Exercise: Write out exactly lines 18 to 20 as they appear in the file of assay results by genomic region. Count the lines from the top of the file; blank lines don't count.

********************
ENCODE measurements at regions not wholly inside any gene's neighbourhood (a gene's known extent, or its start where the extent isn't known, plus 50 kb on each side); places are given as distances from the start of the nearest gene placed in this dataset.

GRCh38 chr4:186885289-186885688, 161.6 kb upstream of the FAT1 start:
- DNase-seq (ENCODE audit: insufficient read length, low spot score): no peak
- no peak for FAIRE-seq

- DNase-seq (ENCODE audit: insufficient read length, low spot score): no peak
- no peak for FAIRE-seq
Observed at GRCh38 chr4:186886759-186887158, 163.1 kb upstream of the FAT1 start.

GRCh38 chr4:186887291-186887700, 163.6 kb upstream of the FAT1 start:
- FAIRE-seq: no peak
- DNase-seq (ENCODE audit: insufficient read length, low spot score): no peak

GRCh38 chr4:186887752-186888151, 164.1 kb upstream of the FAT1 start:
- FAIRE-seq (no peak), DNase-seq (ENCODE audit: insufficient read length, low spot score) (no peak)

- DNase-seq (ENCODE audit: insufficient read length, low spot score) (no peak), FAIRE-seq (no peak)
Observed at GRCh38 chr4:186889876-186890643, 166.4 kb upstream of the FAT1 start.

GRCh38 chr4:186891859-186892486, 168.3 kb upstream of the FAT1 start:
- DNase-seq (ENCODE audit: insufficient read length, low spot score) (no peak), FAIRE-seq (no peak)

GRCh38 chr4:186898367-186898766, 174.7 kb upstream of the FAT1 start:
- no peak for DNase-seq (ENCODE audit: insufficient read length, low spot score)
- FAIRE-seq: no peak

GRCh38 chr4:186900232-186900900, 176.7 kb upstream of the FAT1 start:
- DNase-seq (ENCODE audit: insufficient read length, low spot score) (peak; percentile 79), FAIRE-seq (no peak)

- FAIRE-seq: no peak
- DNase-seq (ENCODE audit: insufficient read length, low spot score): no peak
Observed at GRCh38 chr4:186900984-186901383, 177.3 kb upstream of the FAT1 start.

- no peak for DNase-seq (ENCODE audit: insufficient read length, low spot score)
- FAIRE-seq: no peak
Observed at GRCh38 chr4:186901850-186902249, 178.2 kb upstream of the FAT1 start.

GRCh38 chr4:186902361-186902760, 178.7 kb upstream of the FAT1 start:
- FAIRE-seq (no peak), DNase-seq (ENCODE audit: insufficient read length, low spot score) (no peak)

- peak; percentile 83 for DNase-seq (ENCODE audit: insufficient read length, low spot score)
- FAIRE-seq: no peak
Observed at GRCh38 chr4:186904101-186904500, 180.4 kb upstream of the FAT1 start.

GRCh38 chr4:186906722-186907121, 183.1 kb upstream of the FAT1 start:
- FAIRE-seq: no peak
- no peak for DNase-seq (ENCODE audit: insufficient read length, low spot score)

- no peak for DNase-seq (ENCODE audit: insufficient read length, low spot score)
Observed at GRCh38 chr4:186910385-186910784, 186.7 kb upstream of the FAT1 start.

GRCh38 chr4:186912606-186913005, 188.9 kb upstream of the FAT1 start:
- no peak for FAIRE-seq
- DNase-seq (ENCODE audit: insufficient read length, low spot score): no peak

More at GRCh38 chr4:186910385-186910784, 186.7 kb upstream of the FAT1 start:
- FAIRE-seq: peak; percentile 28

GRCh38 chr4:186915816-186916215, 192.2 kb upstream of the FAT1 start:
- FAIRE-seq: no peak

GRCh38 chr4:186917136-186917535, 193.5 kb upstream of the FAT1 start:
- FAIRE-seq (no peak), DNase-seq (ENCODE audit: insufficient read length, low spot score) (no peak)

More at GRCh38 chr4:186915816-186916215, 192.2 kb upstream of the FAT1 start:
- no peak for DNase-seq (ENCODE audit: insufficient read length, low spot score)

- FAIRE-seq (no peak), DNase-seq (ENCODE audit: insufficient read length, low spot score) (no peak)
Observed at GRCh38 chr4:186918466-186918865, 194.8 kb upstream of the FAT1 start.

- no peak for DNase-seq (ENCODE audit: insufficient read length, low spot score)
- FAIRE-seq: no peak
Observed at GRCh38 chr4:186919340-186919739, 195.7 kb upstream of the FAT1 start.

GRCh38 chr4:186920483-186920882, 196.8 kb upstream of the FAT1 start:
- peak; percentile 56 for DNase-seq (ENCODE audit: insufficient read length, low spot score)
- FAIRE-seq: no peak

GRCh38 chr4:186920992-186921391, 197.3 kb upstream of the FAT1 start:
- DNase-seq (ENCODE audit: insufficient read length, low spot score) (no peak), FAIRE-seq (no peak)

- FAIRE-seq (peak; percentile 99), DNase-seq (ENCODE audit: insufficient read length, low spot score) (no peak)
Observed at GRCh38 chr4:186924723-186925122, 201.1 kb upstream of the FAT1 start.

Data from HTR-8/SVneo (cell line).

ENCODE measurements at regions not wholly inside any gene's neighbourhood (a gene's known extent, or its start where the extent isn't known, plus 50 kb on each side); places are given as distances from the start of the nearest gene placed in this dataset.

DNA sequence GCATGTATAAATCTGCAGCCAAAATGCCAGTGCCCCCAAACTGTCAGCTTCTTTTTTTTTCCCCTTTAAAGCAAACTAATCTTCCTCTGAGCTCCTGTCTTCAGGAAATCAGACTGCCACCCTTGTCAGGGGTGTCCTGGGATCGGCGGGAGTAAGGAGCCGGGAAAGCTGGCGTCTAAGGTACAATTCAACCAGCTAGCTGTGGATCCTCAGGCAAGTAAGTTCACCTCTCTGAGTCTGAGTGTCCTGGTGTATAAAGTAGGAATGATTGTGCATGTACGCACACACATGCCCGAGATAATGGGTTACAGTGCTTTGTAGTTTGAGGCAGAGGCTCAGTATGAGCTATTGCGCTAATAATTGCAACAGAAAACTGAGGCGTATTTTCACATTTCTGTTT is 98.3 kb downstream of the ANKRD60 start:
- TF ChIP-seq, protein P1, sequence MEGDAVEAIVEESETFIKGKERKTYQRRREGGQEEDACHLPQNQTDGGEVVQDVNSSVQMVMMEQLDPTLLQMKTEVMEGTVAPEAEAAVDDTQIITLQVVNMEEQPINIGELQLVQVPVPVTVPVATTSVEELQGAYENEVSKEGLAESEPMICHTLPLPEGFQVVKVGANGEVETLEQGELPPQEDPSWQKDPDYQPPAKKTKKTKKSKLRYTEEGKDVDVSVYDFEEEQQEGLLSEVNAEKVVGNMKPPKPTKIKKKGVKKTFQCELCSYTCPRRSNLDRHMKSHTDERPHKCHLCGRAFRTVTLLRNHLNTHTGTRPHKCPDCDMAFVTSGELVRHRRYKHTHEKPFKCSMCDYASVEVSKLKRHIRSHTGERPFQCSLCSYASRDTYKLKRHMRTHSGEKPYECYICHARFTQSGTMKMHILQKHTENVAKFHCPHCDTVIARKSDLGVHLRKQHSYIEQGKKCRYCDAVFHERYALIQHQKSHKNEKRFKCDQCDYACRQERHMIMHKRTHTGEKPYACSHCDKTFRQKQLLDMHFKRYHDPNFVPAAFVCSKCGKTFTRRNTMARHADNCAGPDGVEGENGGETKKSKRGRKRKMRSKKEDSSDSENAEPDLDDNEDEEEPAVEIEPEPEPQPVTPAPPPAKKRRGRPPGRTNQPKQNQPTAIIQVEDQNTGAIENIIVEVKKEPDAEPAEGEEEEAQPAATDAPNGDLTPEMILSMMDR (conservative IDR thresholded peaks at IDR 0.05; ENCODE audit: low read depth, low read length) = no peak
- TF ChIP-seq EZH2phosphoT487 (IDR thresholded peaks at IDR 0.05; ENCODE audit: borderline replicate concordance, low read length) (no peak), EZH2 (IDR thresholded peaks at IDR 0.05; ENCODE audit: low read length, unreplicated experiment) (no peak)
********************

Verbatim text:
- no peak for DNase-seq (ENCODE audit: insufficient read length, low spot score)
- FAIRE-seq: no peak

GRCh38 chr4:186900232-186900900, 176.7 kb upstream of the FAT1 start: